University of Nebraska Omaha
In 2007, Matthew Christenson entered Morningside College in Iowa on a football scholarship, but a torn ACL soon sent him to physical therapy where he discovered the world of biomedical science. After transferring to University of Nebraska Omaha (UNO) where he briefly considered pre-med studies, a genetics class taught by inspirational mentor Mark Swanson, PhD captured his attention and convinced him that research was his calling.
In 2012, Christenson earned a degree in biotechnology and began two years of postbaccalaureate research at UNO in a human infectious disease lab of Paul Davis, PhD. Christenson worked first to develop compounds to block malaria-related parasites and then to define the transcriptome of a “sentinal organism,” the frog Rana pipiens, as a way of understanding how environmental contaminants influence amphibian biology, work funded by a grant from the Nebraska Academy of Sciences.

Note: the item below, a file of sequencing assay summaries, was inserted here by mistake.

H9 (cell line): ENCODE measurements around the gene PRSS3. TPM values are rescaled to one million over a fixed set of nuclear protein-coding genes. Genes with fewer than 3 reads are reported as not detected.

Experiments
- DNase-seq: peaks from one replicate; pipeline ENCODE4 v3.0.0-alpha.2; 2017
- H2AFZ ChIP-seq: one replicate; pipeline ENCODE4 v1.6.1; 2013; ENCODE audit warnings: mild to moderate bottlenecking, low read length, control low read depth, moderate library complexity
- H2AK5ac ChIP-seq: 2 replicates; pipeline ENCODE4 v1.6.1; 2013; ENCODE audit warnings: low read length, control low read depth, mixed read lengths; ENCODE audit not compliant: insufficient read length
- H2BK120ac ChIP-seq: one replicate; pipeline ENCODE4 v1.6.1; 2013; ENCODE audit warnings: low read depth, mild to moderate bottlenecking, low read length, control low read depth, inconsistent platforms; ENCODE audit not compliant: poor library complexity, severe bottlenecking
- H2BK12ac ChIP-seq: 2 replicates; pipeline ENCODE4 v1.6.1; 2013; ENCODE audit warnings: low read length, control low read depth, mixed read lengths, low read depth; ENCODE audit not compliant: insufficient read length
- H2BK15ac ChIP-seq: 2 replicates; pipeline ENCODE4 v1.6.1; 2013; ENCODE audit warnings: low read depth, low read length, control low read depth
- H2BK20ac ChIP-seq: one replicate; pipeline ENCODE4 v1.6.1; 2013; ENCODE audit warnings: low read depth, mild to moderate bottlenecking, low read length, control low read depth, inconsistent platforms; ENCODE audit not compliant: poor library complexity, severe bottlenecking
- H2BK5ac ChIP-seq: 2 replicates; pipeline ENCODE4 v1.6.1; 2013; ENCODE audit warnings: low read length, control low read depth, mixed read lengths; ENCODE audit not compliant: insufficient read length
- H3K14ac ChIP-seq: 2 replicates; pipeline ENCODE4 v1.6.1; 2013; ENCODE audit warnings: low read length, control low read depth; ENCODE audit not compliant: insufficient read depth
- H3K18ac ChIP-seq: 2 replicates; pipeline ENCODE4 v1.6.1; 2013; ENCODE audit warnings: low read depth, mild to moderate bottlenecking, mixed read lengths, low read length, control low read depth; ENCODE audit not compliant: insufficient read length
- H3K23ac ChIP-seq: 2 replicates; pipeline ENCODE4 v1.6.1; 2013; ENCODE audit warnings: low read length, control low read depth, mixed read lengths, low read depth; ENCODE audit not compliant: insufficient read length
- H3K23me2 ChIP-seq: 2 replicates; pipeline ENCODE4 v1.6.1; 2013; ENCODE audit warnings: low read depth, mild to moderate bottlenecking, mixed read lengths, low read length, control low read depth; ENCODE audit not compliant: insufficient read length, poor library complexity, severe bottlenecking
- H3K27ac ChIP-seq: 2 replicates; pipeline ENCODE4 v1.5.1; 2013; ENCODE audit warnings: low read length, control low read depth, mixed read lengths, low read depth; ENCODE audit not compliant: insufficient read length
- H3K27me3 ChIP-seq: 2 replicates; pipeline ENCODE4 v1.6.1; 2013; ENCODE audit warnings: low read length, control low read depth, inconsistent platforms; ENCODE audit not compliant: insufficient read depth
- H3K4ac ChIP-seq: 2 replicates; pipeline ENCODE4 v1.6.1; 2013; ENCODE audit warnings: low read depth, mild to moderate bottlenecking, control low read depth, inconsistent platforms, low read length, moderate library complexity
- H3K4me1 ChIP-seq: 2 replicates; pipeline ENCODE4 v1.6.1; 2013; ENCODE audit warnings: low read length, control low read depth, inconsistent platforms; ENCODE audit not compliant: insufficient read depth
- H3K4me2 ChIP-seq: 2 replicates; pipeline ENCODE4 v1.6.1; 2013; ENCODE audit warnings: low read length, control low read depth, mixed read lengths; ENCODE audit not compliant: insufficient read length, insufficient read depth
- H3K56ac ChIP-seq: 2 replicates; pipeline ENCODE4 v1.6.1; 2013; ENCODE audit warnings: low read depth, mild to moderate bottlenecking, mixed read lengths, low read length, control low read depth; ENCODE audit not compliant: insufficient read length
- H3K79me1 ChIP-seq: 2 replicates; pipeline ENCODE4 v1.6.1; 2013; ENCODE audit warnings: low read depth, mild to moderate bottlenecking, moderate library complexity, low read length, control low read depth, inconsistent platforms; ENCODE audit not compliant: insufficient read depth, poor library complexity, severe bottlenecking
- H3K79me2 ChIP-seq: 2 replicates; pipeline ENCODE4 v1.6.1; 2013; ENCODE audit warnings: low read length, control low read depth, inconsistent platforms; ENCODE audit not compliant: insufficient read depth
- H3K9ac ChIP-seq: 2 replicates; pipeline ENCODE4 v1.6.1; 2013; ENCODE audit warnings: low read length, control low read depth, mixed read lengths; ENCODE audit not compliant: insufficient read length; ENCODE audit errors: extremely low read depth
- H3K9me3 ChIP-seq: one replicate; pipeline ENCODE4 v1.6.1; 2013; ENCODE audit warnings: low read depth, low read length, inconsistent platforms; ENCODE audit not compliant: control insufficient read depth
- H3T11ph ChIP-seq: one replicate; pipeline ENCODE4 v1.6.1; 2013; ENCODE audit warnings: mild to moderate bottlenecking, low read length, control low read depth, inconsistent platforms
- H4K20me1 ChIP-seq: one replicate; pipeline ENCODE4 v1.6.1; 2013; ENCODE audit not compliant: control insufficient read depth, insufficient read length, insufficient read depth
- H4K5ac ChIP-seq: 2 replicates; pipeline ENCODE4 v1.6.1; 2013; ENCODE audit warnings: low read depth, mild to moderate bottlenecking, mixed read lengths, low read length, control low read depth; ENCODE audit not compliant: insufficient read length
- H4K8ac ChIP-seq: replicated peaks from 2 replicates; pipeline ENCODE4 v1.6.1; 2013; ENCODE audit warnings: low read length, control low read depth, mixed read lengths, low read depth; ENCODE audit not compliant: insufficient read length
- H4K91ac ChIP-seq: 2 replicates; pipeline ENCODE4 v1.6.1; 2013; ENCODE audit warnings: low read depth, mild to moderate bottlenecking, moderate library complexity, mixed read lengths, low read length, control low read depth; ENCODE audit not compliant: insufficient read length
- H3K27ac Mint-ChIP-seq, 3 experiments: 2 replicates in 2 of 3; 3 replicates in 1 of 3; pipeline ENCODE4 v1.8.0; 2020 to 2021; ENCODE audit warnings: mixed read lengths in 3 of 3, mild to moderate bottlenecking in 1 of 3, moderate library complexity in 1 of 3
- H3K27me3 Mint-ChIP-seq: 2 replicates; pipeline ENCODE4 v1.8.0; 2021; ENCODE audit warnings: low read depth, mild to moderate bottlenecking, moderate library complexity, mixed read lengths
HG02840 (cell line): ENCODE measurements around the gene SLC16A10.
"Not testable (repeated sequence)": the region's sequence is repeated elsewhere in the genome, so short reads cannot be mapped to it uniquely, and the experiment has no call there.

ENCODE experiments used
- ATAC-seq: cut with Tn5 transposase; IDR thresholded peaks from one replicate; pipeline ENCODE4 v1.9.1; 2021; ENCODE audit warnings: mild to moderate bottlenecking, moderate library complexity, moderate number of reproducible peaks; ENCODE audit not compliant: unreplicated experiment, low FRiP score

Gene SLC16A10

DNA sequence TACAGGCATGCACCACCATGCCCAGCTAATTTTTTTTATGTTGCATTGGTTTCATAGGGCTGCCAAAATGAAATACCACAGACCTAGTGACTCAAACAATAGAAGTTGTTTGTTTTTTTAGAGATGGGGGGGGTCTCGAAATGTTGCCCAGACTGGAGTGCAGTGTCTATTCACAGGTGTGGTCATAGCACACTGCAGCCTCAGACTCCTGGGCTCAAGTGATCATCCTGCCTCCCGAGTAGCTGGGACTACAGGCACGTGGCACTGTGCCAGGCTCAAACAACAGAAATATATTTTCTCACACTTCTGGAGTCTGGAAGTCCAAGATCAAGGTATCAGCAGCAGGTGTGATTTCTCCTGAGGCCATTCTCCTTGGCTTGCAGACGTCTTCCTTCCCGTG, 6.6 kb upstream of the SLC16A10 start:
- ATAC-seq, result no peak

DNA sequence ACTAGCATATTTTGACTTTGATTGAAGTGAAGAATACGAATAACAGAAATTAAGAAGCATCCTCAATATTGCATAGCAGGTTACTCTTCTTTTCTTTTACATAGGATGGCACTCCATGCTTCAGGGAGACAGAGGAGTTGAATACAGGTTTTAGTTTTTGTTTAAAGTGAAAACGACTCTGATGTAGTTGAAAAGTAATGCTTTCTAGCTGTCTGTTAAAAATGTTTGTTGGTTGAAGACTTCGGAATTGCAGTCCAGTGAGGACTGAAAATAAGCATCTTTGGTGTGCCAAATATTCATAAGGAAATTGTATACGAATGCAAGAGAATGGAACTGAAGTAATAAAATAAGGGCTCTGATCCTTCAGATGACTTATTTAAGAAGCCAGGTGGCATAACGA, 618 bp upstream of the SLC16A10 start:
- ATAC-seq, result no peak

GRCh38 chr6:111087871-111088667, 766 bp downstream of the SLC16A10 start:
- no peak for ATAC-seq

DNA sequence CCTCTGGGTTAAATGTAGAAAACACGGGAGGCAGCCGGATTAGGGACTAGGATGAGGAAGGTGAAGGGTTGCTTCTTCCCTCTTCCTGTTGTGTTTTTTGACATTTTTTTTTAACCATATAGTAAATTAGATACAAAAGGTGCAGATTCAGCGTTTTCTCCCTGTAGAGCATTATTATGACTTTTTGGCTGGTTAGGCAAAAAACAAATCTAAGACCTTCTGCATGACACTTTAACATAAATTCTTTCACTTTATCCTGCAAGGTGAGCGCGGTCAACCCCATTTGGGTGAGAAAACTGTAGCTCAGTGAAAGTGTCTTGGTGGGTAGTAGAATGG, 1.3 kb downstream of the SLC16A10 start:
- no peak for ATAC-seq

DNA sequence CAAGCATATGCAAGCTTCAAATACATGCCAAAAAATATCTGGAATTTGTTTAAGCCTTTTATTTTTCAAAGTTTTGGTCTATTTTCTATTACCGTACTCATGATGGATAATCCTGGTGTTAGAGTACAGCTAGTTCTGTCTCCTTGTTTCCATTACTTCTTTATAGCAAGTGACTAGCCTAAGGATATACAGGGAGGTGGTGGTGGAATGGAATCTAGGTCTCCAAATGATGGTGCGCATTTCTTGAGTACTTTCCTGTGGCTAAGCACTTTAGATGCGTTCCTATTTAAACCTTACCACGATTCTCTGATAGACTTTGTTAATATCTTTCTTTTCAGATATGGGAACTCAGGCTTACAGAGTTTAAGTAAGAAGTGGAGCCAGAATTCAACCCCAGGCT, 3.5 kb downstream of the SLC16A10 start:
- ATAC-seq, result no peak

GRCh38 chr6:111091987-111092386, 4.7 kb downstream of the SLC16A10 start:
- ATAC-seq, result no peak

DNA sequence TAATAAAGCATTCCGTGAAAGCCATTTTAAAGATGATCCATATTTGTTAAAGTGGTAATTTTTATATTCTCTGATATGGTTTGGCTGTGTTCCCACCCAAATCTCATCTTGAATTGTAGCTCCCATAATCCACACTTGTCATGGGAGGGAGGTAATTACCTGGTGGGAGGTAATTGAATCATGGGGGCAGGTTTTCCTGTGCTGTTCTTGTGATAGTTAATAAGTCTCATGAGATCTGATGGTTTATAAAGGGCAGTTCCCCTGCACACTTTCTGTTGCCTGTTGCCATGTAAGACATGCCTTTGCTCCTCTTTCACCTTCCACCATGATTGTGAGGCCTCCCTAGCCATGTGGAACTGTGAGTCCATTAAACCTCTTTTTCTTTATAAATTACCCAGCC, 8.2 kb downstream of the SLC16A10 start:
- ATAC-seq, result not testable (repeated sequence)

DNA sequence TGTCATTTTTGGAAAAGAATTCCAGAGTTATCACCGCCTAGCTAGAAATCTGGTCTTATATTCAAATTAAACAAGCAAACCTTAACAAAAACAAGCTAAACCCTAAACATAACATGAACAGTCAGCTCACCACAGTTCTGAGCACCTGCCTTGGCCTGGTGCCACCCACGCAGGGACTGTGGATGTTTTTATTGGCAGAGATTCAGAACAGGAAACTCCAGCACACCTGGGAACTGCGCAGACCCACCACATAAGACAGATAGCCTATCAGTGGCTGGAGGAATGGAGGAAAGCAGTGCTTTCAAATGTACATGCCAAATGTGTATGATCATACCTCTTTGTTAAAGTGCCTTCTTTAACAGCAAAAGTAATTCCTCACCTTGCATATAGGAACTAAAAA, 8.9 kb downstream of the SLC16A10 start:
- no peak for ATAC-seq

Once Christenson decided to pursue a PhD, experienced friends advised him to find: 1) a place he would love to be in, 2) mentors he could work with, and 3) an institute doing spectacular science. Based on those daunting criteria, only one place fit the bill and Christenson accepted an offer from the Stowers Institute, which he describes as “the complete package.”
Christenson has a newfound interest in stem cell versatility, fostered by his experience as a Stowers Summer Scholar in the laboratory of Investigator Linheng Li in 2011. Christenson’s efforts there resulted in co-authorship on a Naturepublication that describes mechanisms underlying maturation of adult blood stem cells. He is looking forward to more opportunities like that as a Stowers predoctoral researcher.